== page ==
The Rite (2011)

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IMDb Rating
6.0 out of 10 (view IMDb page)

  • Not Rated Yet
(Based on 2 Ratings)
MPAA Rating:
112 Minutes
Drama, Horror, Thriller
Mikael Hafstrom
Michael Petroni

Weekly Volcano's Review

Rev. Adam McKinney on January 26th, 2011

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For those of you who are without faith, here is the good news: Atheists like you and me cannot be possessed by demons. Huzzah!

All you believers, you'd better watch your back because, as it seems, demons are just floating around waiting to mess your shit up. This is their only purpose, and there are thousands (or, perhaps, millions) of them. Once they enter your body, they make you do terrible things like, oh, say mean things to friends of yours. Demons can be such bitchy queens.

Films about demonic possession have a not-too-illustrious history. Recently, the best one I've seen has to be The Exorcism of Emily Rose, with which The Rite shares some qualities. The brilliant quality that Emily Rose possessed was the ability to leave you questioning about the validity of the demonic possession even after the film ended. It didn't give up any easy answers.

For the first half of The Rite, I was surprised by the clever way that the film eased into the idea that one's body and mind could be taken over by an evil entity. Even the film's protagonist, Michael (Colin O'Donoghue), doesn't believe in such malarkey. He has joined the seminary, but only because he was pressured by his father (genetic father, that is). He has no faith. When he tries to resign from the seminary, his teacher talks him into taking a class in Rome for exorcism.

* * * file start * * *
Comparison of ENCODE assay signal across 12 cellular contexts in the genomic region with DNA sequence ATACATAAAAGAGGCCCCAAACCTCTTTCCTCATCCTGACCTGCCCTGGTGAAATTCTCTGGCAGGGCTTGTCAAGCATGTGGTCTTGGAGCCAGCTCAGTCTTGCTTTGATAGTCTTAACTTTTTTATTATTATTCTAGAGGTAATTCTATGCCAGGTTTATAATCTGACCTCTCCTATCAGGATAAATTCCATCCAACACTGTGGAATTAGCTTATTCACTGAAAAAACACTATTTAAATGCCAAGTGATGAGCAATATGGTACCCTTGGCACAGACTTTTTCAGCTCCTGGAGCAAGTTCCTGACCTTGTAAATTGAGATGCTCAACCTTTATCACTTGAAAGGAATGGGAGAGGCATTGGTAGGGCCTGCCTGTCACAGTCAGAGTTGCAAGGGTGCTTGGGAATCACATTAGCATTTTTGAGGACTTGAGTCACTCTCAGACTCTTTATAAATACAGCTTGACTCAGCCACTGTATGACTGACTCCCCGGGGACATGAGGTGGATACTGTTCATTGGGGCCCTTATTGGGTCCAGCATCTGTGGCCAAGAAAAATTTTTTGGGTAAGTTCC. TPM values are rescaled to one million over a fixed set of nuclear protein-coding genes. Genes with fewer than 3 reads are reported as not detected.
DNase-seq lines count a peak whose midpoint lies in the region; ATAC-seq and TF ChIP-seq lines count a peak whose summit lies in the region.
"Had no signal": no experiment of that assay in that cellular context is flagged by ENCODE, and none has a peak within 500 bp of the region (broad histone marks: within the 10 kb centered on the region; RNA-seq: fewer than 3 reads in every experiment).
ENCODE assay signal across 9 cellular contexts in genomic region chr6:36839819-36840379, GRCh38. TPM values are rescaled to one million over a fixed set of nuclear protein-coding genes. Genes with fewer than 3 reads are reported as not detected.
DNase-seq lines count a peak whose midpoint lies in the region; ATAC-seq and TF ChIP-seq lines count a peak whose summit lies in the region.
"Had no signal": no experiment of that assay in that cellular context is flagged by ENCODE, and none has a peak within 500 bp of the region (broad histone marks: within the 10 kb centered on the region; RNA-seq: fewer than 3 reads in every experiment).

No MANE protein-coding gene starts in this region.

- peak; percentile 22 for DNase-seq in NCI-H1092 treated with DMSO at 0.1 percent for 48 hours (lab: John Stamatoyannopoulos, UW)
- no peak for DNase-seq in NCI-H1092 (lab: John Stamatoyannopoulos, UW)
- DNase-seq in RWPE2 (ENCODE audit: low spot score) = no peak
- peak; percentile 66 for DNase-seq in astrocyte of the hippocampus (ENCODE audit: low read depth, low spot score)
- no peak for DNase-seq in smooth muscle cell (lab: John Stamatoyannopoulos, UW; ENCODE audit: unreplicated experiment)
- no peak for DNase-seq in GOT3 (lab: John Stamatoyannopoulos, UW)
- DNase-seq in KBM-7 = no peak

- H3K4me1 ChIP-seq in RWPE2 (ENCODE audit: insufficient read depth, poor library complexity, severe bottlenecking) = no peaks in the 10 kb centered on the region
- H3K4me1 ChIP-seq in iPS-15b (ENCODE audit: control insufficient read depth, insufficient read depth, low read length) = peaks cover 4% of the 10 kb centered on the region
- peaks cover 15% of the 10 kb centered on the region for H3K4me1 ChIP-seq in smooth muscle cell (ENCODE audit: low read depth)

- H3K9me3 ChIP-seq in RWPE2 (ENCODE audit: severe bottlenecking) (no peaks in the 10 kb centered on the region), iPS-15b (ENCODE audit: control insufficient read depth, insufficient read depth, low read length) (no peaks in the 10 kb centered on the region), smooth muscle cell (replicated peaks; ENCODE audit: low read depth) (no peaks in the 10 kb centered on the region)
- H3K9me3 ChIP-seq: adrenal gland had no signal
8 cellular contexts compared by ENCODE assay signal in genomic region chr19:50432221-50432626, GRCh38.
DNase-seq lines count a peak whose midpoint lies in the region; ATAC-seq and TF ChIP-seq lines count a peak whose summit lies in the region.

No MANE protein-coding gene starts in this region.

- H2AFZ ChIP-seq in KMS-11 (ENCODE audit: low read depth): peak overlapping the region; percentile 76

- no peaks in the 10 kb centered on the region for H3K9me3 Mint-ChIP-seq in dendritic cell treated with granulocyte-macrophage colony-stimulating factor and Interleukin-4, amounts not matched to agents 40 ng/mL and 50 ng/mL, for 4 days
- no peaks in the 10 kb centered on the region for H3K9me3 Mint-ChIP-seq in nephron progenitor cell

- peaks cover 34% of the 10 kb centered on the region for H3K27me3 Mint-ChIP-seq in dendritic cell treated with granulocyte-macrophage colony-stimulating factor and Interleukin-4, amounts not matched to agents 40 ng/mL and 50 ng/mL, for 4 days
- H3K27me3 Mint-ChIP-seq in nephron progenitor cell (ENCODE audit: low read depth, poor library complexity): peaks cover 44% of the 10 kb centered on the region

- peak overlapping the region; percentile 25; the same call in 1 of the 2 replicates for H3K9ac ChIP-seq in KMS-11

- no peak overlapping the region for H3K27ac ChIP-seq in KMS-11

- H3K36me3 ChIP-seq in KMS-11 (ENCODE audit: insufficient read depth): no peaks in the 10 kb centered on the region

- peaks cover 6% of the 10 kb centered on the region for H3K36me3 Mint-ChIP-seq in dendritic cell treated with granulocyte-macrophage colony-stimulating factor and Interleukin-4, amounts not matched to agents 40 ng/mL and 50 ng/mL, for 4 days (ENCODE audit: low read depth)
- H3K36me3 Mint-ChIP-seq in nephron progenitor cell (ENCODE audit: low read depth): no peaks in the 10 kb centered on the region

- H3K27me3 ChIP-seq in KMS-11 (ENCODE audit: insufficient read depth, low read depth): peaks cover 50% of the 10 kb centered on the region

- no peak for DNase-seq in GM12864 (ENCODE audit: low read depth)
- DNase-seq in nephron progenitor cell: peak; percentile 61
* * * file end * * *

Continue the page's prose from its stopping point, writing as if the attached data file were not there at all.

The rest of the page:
In Rome, his teacher explains some of the ways to tell if someone is truly possessed or if they are suffering from a mental disorder. The priest says that if one was to splash holy water onto a subject or to invoke the Lord's name and the subject has a violent reaction, then case closed! Possession!

As a sensible person in the audience, I was about to wag my finger in disapproval before Michael piped up and said that if an insane person's delusion was that they were possessed by the devil, then they would have the same reaction.

BOOM! We're on the same page, The Rite.

So, Michael's teacher sends him to learn from a more "unorthodox" priest by the name of Father Lucas (Anthony Hopkins). True to his word, Father Lucas makes Michael an audience to a supposed exorcism performed on a 16-year-old pregnant girl. Lucas informs Michael that exorcisms can take months or years, so they function very similarly to therapy (my conclusion, not theirs). This is an exorcism session.

Michael is still not convinced and, as an audience, neither are we. Until, that is, the second half of the film goes off the goddamn rails and we are left without a shred of subtlety. Exorcism exists, yes, the film tells us; we are right to fear it, yes. Just because you don't believe in the devil, doesn't mean he can't getcha! Except for the non-believing Michael. He remains un-possessed. No spoiler!

What we have here is a clever first half of a supernatural thriller and a schlocky bogus half of a supernatural thriller. Both halves are valid, in their way, though it seems odd that they continue to hang out together. - Three out of four stars stars 

User Reviews of The Rite (2)

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ian abel said on Jan. 27, 2011 at 12:55pm

So what you're saying is I should wait for it come out on video, watch it with a bottle of wine and date, start the tape, open the bottle, get COMFORTABLE, grab on to a few initial and over riding concepts, have SEX, finish the bottle and tune back into the flick for a predictable but exciting finish, hit rewind and move the party to the that what you're trying to say?!

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Rev. Adam McKinney said on Jan. 27, 2011 at 5:13pm


I can't imagine anything better than making love to a woman with The Rite blaring in the background.


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